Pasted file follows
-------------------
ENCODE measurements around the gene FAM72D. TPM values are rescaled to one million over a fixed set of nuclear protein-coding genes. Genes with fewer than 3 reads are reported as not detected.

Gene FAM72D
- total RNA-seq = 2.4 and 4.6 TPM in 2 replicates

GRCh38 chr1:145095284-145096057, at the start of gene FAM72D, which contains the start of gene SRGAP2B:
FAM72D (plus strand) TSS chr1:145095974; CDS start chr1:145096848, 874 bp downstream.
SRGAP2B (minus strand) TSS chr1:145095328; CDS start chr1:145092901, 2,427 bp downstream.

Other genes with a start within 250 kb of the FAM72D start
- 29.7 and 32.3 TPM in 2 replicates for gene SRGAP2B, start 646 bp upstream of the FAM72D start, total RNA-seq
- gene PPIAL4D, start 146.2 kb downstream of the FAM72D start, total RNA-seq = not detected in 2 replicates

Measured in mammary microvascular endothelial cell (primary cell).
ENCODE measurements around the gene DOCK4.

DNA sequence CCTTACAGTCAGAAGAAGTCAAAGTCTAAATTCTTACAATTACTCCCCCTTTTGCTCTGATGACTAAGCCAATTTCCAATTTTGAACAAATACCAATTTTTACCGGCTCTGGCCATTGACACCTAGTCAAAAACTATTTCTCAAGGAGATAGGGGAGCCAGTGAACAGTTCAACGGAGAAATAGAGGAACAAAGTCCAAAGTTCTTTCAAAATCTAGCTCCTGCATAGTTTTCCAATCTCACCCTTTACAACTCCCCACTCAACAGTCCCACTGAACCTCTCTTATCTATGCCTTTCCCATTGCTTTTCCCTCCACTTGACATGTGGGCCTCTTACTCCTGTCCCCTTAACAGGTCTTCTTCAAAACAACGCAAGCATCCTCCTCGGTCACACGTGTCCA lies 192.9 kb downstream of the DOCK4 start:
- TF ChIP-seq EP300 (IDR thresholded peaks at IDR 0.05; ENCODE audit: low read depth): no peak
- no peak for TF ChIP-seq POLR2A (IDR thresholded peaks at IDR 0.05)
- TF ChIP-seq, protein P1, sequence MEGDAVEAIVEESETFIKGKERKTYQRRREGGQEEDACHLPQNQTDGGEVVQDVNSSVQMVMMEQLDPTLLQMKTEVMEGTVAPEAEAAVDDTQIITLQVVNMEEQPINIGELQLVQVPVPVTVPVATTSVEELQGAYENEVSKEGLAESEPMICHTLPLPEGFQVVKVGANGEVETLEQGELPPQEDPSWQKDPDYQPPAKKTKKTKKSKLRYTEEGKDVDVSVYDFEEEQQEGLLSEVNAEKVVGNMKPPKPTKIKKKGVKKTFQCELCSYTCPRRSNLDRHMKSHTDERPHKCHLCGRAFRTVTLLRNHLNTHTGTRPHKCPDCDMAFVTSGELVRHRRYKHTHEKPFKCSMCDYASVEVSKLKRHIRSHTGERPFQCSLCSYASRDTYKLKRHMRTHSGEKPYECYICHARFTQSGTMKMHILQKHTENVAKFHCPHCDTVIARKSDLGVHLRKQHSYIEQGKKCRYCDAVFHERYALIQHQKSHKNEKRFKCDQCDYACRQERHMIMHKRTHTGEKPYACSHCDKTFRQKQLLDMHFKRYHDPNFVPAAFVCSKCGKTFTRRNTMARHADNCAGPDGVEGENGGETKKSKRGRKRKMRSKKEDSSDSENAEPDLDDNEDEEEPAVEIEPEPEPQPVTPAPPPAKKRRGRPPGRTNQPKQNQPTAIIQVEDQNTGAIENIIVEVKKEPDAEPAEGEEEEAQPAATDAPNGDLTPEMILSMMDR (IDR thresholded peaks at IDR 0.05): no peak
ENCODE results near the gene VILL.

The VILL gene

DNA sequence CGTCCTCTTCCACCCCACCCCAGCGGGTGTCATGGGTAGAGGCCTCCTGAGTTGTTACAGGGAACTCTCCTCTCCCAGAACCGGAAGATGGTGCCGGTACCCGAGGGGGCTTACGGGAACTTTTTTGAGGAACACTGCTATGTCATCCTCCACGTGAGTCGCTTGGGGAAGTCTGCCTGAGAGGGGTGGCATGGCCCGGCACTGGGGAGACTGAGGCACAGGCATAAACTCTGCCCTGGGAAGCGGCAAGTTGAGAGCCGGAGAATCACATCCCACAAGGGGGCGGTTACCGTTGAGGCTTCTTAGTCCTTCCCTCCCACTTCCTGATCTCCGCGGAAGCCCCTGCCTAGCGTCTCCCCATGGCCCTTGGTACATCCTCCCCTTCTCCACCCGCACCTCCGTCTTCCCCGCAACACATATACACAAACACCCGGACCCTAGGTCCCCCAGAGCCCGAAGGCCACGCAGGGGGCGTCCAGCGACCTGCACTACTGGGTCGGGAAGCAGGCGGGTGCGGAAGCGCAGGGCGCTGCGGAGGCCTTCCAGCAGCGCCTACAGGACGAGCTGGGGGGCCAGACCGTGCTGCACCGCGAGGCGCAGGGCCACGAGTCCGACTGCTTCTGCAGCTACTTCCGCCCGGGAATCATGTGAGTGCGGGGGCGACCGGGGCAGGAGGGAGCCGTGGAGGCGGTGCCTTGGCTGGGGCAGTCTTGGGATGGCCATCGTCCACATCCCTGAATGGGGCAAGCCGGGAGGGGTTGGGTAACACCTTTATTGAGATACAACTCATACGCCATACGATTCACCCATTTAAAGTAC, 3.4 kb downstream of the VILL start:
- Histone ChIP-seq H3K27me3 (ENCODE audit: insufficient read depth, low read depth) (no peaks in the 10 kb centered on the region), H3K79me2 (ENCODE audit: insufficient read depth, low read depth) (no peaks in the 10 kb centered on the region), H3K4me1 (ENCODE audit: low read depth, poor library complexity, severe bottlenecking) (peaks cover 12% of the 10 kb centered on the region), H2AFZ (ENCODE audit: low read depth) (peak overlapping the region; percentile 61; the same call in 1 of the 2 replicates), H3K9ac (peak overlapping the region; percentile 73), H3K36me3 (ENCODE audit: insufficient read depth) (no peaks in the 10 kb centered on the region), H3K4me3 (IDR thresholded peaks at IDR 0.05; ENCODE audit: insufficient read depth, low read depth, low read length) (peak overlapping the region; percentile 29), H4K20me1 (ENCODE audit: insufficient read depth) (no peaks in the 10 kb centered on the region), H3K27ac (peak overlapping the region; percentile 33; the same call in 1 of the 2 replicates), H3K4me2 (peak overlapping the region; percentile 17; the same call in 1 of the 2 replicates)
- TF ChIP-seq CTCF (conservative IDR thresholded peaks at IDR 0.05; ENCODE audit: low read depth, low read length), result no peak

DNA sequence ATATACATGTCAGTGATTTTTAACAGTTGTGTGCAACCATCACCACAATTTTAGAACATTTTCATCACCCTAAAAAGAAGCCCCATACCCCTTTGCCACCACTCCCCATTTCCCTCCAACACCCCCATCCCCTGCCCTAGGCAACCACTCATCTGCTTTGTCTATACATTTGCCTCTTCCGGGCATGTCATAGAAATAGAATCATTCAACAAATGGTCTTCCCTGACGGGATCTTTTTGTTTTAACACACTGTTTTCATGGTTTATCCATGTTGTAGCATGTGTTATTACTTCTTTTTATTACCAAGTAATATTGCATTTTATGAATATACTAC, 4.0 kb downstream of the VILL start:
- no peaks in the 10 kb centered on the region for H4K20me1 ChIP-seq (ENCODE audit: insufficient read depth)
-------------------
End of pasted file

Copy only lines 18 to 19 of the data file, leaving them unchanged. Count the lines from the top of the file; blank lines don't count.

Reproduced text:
DNA sequence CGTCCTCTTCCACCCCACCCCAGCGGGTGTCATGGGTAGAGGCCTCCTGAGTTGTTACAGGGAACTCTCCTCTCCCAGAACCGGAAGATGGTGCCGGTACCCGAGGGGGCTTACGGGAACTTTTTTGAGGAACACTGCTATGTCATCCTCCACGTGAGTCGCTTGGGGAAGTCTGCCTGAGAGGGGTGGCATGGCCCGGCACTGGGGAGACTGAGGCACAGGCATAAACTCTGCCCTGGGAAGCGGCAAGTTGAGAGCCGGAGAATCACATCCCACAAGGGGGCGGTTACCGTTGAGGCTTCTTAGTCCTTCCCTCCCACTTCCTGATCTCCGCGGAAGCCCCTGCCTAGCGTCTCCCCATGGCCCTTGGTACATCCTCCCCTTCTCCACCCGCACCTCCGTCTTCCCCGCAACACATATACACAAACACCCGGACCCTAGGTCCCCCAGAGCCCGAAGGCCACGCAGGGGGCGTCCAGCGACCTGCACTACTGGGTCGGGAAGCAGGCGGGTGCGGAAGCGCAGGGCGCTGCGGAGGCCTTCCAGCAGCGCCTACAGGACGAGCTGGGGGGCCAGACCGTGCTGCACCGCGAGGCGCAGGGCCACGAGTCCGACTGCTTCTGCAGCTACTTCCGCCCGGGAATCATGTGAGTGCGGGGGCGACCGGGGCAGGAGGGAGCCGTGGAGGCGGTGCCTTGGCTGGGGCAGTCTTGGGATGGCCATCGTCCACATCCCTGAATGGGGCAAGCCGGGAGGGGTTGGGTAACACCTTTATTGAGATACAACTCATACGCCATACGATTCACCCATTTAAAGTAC, 3.4 kb downstream of the VILL start:
- Histone ChIP-seq H3K27me3 (ENCODE audit: insufficient read depth, low read depth) (no peaks in the 10 kb centered on the region), H3K79me2 (ENCODE audit: insufficient read depth, low read depth) (no peaks in the 10 kb centered on the region), H3K4me1 (ENCODE audit: low read depth, poor library complexity, severe bottlenecking) (peaks cover 12% of the 10 kb centered on the region), H2AFZ (ENCODE audit: low read depth) (peak overlapping the region; percentile 61; the same call in 1 of the 2 replicates), H3K9ac (peak overlapping the region; percentile 73), H3K36me3 (ENCODE audit: insufficient read depth) (no peaks in the 10 kb centered on the region), H3K4me3 (IDR thresholded peaks at IDR 0.05; ENCODE audit: insufficient read depth, low read depth, low read length) (peak overlapping the region; percentile 29), H4K20me1 (ENCODE audit: insufficient read depth) (no peaks in the 10 kb centered on the region), H3K27ac (peak overlapping the region; percentile 33; the same call in 1 of the 2 replicates), H3K4me2 (peak overlapping the region; percentile 17; the same call in 1 of the 2 replicates)